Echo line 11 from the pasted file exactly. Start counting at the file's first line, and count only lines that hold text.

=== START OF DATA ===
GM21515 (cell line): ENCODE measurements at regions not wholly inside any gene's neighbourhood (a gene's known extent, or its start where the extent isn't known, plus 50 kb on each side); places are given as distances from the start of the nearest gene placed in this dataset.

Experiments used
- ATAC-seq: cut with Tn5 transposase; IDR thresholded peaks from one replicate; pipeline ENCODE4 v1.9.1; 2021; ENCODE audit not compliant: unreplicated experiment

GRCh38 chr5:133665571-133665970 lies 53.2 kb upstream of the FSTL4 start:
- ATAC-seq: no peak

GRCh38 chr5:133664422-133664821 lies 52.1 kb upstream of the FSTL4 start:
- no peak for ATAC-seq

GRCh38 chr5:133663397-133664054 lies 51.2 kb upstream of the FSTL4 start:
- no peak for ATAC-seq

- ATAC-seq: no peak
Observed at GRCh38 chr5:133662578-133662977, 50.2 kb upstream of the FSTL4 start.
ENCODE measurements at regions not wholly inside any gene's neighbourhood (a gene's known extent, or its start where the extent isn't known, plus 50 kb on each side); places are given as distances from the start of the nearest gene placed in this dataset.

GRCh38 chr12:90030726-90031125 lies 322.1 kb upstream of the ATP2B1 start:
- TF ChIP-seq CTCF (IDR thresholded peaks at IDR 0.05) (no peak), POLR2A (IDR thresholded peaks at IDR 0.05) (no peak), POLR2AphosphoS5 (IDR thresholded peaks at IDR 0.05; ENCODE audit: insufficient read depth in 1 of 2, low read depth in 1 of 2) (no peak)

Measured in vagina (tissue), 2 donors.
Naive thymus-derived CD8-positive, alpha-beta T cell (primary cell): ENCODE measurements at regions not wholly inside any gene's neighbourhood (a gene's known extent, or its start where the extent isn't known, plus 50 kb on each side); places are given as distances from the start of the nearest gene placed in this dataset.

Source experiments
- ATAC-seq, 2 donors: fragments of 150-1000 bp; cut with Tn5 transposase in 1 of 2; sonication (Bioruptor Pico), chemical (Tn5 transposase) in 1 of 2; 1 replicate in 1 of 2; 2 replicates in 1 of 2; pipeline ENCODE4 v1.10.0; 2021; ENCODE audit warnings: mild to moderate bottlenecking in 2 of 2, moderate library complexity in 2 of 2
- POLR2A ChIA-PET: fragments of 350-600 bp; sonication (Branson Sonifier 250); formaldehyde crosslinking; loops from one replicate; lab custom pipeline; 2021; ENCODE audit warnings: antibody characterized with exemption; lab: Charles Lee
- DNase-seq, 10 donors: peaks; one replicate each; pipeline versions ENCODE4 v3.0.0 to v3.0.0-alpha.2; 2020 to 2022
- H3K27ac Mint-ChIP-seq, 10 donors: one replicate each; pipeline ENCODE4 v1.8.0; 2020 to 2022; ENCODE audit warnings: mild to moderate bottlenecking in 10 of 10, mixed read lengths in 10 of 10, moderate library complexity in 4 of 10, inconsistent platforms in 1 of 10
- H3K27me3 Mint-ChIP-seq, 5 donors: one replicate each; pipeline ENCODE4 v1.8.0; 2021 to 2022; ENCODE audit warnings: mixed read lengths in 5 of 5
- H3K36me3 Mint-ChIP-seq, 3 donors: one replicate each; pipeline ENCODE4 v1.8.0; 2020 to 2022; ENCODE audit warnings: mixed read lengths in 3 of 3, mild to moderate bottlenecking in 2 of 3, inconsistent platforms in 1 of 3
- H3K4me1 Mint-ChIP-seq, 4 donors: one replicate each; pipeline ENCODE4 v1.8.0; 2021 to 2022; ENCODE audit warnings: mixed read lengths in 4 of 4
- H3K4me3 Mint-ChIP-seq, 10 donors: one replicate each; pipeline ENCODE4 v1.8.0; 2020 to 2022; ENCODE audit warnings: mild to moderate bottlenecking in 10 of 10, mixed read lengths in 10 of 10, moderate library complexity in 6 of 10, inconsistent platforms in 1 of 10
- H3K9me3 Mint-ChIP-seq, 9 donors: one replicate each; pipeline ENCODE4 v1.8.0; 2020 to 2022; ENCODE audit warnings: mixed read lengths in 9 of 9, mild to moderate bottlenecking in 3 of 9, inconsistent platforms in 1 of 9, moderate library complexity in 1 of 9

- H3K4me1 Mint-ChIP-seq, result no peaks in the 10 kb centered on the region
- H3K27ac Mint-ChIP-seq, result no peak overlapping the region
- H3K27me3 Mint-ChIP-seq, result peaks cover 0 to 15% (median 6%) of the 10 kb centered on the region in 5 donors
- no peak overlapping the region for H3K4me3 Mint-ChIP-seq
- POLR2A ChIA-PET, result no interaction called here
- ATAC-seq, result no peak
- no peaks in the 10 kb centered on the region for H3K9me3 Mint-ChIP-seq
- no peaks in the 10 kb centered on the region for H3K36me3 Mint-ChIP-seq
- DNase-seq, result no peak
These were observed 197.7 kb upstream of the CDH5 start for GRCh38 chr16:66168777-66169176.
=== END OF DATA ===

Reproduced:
Observed at GRCh38 chr5:133662578-133662977, 50.2 kb upstream of the FSTL4 start.